The invisible language

Reading Time: 3 minutes

Mark’s friend Simon used to be a designer. One of his favourite lines was “Great kerning will save the world”. Chances are if you’re an art director or a designer or, if like us, you work with art directors and designers every day, you’ll find this amusing because it references a whole bunch of things about the discipline, the passion and the perspectives of those committed to impeccably forged design. But it’s also proof of what we refer to as the invisible language.

If you’re not a designer, you probably didn’t even grin. That’s OK. It’s not your dialect.

How sectors make language invisible

Language is about so much more than communication and meaning. It is filled with ideas and references that to some extent reflect the worldviews of those who enjoy them. People preserve those tenets in all sorts of ways. Some they jargonise; others they culturalise or instinctualise. And as they do, these ideas and references, expressed in language, become embedded in the sector and  invisible to everyone else.

The acronyms are the easy part, because they are immediately confusing and confronting but at least they’re visible. I think the hardest thing to understand about any new sector you’re trying to market to is the embedded meanings, that invisible language, what goes without saying.

Simplicity vs accuracy

It’s an important nuance in this era of simplified language. We have no quarrel with the need to make language accessible, particularly when organisations are communicating with people outside their sector. But if you are talking to an industry, speaking to them ‘in their own tongue’ positions you as one of them: an insider, conversant with the industry’s invisible language and therefore capable of holding a more advanced conversation.

Sihan Chen points to an important dichotomy here: “In communication, there is a trade-off between two factors: accuracy and simplicity, as one cannot fully achieve both at the same time.” Pursuing accuracy, he says, leads to very complex communications. But “if one intends to pursue simplicity, the resulting system won’t be able to convey any information.”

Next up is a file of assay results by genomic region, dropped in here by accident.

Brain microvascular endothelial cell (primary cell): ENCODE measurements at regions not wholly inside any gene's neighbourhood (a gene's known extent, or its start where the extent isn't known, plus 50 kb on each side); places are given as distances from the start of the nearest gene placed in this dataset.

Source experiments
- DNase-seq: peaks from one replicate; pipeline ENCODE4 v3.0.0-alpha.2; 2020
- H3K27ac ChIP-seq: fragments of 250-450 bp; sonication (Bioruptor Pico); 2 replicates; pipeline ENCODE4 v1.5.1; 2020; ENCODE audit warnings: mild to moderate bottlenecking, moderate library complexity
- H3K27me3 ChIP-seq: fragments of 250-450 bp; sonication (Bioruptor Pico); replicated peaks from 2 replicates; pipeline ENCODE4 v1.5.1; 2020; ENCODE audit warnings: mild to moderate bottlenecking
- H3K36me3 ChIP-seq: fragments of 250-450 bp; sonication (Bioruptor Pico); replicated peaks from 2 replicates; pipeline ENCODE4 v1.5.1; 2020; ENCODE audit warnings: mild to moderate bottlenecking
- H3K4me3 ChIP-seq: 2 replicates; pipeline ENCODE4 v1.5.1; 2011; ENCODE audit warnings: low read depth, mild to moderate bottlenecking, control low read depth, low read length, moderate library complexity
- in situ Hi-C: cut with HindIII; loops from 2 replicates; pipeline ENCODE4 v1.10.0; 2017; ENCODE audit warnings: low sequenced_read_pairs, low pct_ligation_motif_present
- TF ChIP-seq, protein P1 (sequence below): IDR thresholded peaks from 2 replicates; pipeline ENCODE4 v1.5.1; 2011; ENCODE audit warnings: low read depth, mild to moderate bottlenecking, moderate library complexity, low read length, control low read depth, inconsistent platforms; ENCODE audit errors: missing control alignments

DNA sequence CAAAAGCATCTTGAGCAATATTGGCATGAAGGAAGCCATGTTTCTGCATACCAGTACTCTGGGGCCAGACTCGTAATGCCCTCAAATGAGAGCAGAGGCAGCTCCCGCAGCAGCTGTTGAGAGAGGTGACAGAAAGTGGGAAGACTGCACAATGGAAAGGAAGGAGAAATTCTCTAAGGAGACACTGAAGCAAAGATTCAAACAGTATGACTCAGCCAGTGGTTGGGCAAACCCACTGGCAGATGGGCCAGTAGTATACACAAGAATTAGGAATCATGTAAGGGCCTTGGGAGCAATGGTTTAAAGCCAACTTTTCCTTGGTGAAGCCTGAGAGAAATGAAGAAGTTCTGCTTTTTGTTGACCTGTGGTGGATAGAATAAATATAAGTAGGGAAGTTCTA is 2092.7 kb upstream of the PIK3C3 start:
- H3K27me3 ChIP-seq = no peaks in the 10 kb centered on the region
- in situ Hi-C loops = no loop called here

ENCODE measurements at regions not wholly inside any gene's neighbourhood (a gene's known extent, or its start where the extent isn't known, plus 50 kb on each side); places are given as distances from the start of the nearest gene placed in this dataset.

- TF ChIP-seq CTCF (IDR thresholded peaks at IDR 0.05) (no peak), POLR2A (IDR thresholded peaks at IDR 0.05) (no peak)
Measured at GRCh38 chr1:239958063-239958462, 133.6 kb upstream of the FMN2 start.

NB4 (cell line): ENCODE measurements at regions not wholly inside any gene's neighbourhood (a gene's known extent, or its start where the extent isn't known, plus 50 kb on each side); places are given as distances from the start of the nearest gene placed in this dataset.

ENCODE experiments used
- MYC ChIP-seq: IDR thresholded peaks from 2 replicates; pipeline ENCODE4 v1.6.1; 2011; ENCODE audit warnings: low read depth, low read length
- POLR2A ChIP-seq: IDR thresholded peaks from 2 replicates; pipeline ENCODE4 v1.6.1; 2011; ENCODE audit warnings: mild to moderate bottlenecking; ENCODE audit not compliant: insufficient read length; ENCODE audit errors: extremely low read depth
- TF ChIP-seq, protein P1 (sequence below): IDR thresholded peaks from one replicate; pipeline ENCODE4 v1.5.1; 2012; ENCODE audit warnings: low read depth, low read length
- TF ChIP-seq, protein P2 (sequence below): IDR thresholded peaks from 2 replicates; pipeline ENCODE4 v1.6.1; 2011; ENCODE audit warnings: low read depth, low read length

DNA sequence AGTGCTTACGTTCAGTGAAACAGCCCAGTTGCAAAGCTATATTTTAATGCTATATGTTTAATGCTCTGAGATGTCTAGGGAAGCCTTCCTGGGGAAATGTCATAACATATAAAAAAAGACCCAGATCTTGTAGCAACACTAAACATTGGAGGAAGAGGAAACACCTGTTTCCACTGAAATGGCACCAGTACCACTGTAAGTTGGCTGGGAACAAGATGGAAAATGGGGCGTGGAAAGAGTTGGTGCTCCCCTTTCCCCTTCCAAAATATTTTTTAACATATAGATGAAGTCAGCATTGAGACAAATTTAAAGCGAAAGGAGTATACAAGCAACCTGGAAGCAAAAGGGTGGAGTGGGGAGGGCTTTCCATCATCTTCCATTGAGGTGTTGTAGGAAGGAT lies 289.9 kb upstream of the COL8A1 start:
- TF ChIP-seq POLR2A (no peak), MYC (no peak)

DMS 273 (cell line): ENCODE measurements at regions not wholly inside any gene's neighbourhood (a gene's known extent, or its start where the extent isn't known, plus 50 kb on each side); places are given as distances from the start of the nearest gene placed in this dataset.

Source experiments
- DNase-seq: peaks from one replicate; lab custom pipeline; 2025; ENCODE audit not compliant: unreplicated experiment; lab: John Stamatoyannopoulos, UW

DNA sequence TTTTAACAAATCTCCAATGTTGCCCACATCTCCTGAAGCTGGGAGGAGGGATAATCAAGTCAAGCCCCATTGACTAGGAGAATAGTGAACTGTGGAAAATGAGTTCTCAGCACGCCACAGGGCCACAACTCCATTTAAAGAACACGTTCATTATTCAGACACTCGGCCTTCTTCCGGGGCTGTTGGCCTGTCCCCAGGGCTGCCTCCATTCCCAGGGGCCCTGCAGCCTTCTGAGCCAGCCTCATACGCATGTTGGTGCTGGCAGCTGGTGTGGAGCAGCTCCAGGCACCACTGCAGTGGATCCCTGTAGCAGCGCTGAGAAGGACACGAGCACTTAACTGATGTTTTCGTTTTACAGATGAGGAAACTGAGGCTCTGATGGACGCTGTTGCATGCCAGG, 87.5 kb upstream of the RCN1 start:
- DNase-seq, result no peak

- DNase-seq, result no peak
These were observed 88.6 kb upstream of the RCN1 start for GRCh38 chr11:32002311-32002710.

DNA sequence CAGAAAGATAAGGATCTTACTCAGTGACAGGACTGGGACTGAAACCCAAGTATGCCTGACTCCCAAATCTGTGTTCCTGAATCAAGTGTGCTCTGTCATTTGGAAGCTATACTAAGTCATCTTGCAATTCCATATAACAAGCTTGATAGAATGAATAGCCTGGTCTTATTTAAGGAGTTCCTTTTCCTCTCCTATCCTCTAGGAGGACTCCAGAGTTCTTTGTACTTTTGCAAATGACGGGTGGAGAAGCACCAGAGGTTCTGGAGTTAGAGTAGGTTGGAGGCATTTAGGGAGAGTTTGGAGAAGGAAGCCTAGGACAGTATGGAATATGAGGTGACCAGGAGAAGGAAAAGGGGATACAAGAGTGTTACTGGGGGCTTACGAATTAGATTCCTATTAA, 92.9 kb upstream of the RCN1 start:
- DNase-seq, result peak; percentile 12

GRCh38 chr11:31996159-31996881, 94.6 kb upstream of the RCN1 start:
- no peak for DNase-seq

Our take-out: you can’t just throw a simplicity blanket over everything, because that will simply smother meaning and reduce everything to a lowest common denominator. But equally, over-explaining everything in order to leave no shred of doubt throws meaning into pandemonium.

The opportunity is to speak enough from the inside to be recognisable and credible, and to do so with clarity and conviction.

Language as an invisible connector

The power of learning something of the sector dialect is that language can (and arguably should) be an invisible identifier and connector.

The good people at Grow and Convert make some excellent points about this with their Pain Point SEO approach. If you are selling to people in a sector, invest the time to get to really know how those people speak, and then frame your conversations and content in those terms. Avoid generalisations in favour of specific terms of reference that demonstrate you know what you’re talking about. And finally – spend more time targeting experienced decision makers with content that’s as close as possible to their decision finalisation cues.

It’s human nature to want to speak with people who seem like us. Mastering the invisible language while remaining clear and commercial, and doing so within the specific voice of the brand, is what distinguishes the most effective brand communicators and makes them so valuable. They enable brands to have peer-to-peer conversations that those in an industry connect with and feel comfortable with because they are issues-based, informed, relevant and valuable.

The very real danger with the current focus on awareness level, volume-driven content is that it commoditises communication into worthless noise filled with generalisations,  generated by machines, lacking originality and driven primarily by a “first page” metric.

Identifying invisible language

Understanding and using some of the invisible language of those you are targeting is all part of becoming a credible Articulate Company – particularly if you are working business-to-business. Our Mind Your Language workshop focuses on how you use language as a holistic system: one that shifts tone and manner as needed to communicate with people in ways that feel credible, engaging and familiar for them. Find out more about our Audacity workshops.

Photo by Ernie A. Stephens on Unsplash

Leave a Reply

Your email address will not be published. Required fields are marked *